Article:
QUICK AND DIRTY: LIVE FROM TALLINN
This is one of the most cryptic film titles you may ever ever come across. How can a window – which is intended to enable sight – be invisible? This lyrical oxymoron neatly encapsulates the essence of this dazzling Indian movie. Our protagonist is a quiet and kind man aged roughly 40, and played by Tovino Thomas. The police arrest and place him a mad house for no apparent reason. He questions the sanity of his psychiatrist. He is eventually released and returns to his wife and and two children. Their home is very unusual: an abandoned trailer in the middle of lush and verdant tropical fields. He lands a job at the local mortuary, and quickly strikes a friendship with the souls of those who just died.
Our protagonist is a peace-loving man surrounded by unscrupulous business man and murderous criminals. The perverse inversion is evident: a loving pacifist is considered mad, while the bloodthirsty warlords see themselves as perfectly sane. Invisible Windows contains an unequivocal anti-authoritarianism and anti-war message. It repeatedly claims that people should be armed with books instead of weapons. It denounces police violence and the execution of those who dare to demand peace (such as an activist writer, our protagonist’s first dead friend in the mortuary). And it reveals the dirty machinations of the businessmen running the local factory: the facilities produce liquid phosphorus as an intended chemical weapon. A leak of the highly toxic element claims the lives of four workers. They also befriend our lead, and urge him to take action as soon as possible in order to avoid an impeding catastrophe.
Music – both diegetic and extra-diegetic – are an integral part of Dr Biju’s (whose real name is Bijukumar Damodaran) latest movie. Our lead character has crafted a strange wind-powered machine that generates music at home (the peculiar invention looks like it was taken out of a video clip or film by Michel Gondry). A band plays anti-war songs to a highly enthusiastic crowd, before the police storms in and kills several people (one of the band members has a heart attack, promptly join our protagonist’s closely-knit group of dead friends). The energetic soundtrack was composed by thrice Grammy Award-winning Indian music composer and environmentalist Ricky Kej.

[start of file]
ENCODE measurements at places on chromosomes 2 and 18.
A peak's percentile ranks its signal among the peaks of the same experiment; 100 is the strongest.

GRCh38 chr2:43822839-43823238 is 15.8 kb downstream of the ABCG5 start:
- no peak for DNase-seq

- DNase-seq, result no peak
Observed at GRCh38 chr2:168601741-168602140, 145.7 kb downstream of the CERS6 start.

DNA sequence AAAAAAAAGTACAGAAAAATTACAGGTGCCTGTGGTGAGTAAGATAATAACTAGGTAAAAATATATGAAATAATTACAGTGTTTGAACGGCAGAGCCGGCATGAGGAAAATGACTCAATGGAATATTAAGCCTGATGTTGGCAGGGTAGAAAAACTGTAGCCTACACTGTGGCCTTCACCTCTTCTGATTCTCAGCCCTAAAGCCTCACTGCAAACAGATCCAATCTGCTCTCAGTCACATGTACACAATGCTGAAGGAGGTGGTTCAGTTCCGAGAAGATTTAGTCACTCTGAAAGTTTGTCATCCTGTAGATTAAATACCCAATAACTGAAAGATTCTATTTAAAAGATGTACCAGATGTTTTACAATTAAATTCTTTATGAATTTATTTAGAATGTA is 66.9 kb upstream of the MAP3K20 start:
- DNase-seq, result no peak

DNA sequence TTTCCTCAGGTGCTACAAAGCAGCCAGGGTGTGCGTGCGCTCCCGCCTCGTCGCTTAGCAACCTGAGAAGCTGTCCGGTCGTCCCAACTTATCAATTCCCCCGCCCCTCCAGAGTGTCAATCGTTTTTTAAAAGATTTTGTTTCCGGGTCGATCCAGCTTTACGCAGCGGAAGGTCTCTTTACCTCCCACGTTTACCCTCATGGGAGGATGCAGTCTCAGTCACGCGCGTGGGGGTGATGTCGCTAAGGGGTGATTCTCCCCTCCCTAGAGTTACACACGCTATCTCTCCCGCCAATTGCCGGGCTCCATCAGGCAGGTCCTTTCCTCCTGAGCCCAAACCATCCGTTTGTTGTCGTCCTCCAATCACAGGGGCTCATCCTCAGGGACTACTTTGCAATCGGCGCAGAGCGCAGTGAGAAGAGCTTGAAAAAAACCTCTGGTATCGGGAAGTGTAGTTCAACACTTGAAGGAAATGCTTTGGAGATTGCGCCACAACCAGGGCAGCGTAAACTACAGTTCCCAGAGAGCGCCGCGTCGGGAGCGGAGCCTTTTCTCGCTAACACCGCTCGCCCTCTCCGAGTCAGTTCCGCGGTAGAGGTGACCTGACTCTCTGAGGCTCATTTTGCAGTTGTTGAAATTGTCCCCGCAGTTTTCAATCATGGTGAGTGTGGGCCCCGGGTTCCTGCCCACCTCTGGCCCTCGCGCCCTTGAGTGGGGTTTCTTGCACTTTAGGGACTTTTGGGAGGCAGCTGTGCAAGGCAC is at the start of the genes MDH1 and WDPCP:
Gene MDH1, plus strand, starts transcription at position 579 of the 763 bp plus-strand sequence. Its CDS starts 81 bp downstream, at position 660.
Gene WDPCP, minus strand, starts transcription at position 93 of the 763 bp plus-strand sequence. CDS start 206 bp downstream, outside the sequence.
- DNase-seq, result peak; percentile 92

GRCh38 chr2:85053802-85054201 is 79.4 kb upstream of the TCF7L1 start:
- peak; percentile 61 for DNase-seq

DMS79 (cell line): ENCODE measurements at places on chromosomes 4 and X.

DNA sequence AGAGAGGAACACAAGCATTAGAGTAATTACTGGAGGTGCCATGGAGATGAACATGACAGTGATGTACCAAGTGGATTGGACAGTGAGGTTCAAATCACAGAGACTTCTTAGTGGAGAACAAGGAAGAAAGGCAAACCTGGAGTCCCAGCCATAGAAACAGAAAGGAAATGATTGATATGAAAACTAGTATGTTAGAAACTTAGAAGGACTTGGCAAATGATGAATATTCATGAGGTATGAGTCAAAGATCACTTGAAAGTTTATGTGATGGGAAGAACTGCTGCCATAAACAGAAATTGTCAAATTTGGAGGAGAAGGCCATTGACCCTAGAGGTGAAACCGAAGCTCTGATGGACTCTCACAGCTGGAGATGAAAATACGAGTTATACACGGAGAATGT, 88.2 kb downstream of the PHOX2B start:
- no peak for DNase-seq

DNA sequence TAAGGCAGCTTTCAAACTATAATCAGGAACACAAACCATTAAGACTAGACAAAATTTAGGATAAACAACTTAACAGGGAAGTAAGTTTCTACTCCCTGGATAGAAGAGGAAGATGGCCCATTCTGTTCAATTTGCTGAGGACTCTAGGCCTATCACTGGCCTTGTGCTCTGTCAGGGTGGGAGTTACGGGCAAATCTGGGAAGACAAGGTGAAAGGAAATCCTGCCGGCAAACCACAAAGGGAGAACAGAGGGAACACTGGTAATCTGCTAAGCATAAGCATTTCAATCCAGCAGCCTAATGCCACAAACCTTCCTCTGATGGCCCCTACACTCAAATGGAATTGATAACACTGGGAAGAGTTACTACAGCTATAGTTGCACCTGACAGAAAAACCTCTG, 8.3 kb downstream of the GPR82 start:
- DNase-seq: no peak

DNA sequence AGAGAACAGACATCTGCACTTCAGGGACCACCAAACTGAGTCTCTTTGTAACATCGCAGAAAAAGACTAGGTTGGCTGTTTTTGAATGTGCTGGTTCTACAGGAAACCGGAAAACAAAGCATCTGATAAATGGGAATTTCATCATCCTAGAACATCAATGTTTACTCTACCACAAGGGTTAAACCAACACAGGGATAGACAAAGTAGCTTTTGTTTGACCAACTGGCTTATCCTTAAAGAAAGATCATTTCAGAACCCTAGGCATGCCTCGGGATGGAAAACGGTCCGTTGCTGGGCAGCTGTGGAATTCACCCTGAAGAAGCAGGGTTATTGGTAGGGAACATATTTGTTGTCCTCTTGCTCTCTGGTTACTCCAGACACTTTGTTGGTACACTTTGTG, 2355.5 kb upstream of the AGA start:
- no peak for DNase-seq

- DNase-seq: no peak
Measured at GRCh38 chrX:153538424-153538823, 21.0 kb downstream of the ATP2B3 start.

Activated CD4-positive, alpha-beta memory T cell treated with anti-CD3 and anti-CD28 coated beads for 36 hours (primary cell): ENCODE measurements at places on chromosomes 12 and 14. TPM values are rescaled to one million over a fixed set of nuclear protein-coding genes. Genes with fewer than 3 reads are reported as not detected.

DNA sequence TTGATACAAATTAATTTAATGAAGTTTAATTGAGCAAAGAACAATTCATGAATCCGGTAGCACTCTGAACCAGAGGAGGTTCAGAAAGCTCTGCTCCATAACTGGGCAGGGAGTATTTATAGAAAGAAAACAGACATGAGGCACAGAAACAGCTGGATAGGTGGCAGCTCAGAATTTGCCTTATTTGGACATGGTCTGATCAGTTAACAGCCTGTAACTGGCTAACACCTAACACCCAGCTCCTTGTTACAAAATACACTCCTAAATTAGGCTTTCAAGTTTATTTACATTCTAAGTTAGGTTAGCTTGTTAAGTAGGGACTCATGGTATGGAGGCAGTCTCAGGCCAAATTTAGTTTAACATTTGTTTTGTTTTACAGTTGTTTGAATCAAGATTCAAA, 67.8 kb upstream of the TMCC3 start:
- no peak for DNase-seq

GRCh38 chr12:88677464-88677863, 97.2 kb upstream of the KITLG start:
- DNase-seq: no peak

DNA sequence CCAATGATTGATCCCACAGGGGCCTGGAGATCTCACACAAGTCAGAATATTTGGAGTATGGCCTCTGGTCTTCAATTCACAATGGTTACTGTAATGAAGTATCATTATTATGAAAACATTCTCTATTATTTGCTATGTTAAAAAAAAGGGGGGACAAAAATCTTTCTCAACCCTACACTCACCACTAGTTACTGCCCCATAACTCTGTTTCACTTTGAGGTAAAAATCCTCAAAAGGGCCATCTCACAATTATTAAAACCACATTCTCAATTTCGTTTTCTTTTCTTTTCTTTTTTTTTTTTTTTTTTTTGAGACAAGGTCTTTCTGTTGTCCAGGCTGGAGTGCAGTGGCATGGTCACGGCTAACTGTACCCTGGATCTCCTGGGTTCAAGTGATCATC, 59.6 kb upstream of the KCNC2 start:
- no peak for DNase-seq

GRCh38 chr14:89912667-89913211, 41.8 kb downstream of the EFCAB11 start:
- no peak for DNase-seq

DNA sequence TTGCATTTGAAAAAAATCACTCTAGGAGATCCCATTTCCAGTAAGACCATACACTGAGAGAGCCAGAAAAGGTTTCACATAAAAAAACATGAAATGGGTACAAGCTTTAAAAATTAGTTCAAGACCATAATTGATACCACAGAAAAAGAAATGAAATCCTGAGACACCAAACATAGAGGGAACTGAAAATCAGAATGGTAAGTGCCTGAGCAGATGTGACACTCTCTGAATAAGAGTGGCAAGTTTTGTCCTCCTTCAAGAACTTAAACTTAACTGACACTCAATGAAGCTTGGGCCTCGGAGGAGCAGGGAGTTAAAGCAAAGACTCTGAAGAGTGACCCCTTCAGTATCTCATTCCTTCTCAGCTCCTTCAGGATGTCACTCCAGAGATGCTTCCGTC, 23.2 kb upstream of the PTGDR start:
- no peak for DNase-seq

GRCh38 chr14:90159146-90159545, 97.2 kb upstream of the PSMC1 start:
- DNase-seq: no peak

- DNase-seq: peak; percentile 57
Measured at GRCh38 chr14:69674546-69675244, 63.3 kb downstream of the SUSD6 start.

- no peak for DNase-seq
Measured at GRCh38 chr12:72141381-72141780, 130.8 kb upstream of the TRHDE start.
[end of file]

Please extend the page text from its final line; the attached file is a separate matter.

While the movie clearly takes place in India, the political commentary is not directly aimed at a specific government or political figurehead. That’s because the society portrayed is detached from the Asian country as we know it. The action seemingly happens in a dystopian near-future, where large numbers of people have been forced to fend for themselves in nature, and the few functioning institutions are mostly concerned with warring and oppression. None of the characters and the places are named. Invisible Windows offers a sneak peek into the consequences of unfettered capitalisms and military belligerence.
While the intentions of our protagonist are unambiguously good, it is never entirely clear whether he’s indeed mad or not. This 125-minute movie is crafted upon many narrative layers – reality. dream and delirium -, which may or may not reflect his fragmented mind. The exuberant photography and gentle touch of magical realism are clearly reminiscent of Apichatpong Weerasetakul, particularly Memoria (2021). Except that it’s a lot less subtle and more flamboyant. While the Thai director opts for minimalistic sounds and a slow pace, Dr Biju employs an epic soundtrack, and a narrative that gradually grows and nearly culminates into a thriller is the final 15 minutes (as our “mad” hero and his wife finally seek justice with their own hands). Invisible Windows is a noteworthy art film, just not a masterpiece.
Invisible Windows just premiered in the Official Selection of the 27th Tallinn Black Nights Film Festival.